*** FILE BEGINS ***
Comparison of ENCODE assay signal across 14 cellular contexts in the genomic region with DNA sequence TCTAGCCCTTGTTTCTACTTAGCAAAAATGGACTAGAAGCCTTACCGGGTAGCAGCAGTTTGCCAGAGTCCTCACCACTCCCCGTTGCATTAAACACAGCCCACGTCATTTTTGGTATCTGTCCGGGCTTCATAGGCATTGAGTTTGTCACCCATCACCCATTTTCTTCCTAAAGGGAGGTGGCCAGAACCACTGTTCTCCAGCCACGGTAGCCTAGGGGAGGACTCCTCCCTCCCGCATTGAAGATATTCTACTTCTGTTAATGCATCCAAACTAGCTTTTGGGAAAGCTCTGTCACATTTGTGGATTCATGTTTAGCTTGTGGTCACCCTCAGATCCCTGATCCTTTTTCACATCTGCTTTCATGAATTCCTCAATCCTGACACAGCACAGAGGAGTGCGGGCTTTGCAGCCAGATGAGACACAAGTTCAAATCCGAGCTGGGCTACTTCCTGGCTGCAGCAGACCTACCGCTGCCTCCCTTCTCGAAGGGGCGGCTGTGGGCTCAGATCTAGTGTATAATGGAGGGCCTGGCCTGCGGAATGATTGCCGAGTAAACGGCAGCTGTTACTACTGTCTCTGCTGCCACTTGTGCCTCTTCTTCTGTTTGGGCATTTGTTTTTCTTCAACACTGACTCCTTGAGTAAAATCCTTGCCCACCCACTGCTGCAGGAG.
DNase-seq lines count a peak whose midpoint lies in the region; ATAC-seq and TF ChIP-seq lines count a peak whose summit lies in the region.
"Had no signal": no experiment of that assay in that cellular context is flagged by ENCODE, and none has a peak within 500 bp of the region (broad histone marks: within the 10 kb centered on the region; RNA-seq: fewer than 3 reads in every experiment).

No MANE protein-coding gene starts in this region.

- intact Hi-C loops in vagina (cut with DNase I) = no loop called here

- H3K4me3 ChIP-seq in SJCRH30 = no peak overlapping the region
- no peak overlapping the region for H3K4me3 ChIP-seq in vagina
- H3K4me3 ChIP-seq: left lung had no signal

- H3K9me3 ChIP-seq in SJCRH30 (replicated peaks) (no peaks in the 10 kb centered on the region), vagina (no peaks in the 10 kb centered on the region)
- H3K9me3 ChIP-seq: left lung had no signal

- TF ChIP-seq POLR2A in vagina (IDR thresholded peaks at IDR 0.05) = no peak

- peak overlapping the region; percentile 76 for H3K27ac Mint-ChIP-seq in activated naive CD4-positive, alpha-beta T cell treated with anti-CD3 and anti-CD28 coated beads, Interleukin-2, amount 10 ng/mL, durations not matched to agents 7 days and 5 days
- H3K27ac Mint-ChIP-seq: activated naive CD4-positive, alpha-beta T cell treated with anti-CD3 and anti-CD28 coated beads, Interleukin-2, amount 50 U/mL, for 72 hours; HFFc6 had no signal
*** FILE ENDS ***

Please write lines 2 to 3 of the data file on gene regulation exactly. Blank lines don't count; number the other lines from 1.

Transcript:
DNase-seq lines count a peak whose midpoint lies in the region; ATAC-seq and TF ChIP-seq lines count a peak whose summit lies in the region.
"Had no signal": no experiment of that assay in that cellular context is flagged by ENCODE, and none has a peak within 500 bp of the region (broad histone marks: within the 10 kb centered on the region; RNA-seq: fewer than 3 reads in every experiment).